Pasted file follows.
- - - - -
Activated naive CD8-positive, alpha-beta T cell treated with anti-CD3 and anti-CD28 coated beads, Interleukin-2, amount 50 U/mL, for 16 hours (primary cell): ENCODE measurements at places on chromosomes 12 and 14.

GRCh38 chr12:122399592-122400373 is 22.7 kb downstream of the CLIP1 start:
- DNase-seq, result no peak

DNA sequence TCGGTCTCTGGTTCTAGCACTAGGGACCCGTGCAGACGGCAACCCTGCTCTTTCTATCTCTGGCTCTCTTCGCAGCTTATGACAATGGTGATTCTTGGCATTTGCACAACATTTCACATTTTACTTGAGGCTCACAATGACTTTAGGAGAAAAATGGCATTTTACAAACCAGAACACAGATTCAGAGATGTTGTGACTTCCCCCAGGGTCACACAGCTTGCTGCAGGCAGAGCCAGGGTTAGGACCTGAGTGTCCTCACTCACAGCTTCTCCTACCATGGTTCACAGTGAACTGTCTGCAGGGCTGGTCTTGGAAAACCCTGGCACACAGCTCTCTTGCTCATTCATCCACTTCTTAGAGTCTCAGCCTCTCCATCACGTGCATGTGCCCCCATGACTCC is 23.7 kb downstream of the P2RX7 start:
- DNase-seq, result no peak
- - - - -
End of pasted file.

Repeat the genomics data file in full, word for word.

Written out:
Activated naive CD8-positive, alpha-beta T cell treated with anti-CD3 and anti-CD28 coated beads, Interleukin-2, amount 50 U/mL, for 16 hours (primary cell): ENCODE measurements at places on chromosomes 12 and 14.

GRCh38 chr12:122399592-122400373 is 22.7 kb downstream of the CLIP1 start:
- DNase-seq, result no peak

DNA sequence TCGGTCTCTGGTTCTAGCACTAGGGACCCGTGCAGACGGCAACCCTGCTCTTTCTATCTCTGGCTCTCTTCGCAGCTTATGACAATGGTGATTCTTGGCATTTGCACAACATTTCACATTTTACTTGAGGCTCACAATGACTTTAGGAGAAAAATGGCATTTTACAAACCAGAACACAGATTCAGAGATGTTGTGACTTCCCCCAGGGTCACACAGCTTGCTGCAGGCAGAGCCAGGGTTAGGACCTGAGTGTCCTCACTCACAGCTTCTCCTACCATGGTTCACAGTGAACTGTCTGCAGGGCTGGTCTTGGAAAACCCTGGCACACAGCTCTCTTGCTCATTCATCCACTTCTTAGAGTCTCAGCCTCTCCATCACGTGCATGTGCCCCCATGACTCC is 23.7 kb downstream of the P2RX7 start:
- DNase-seq, result no peak